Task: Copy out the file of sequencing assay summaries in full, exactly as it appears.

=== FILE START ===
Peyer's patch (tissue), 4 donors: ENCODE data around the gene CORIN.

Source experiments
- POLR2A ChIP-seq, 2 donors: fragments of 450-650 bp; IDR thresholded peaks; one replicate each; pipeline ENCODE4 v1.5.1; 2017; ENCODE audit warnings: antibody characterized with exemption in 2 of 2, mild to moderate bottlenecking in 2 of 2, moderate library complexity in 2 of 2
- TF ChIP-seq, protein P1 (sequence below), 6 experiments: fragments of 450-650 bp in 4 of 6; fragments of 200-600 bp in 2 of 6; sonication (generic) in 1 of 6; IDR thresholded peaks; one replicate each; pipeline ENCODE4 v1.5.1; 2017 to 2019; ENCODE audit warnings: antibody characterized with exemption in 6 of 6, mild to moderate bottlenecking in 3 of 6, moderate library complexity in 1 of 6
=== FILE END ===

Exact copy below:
Peyer's patch (tissue), 4 donors: ENCODE data around the gene CORIN.

Source experiments
- POLR2A ChIP-seq, 2 donors: fragments of 450-650 bp; IDR thresholded peaks; one replicate each; pipeline ENCODE4 v1.5.1; 2017; ENCODE audit warnings: antibody characterized with exemption in 2 of 2, mild to moderate bottlenecking in 2 of 2, moderate library complexity in 2 of 2
- TF ChIP-seq, protein P1 (sequence below), 6 experiments: fragments of 450-650 bp in 4 of 6; fragments of 200-600 bp in 2 of 6; sonication (generic) in 1 of 6; IDR thresholded peaks; one replicate each; pipeline ENCODE4 v1.5.1; 2017 to 2019; ENCODE audit warnings: antibody characterized with exemption in 6 of 6, mild to moderate bottlenecking in 3 of 6, moderate library complexity in 1 of 6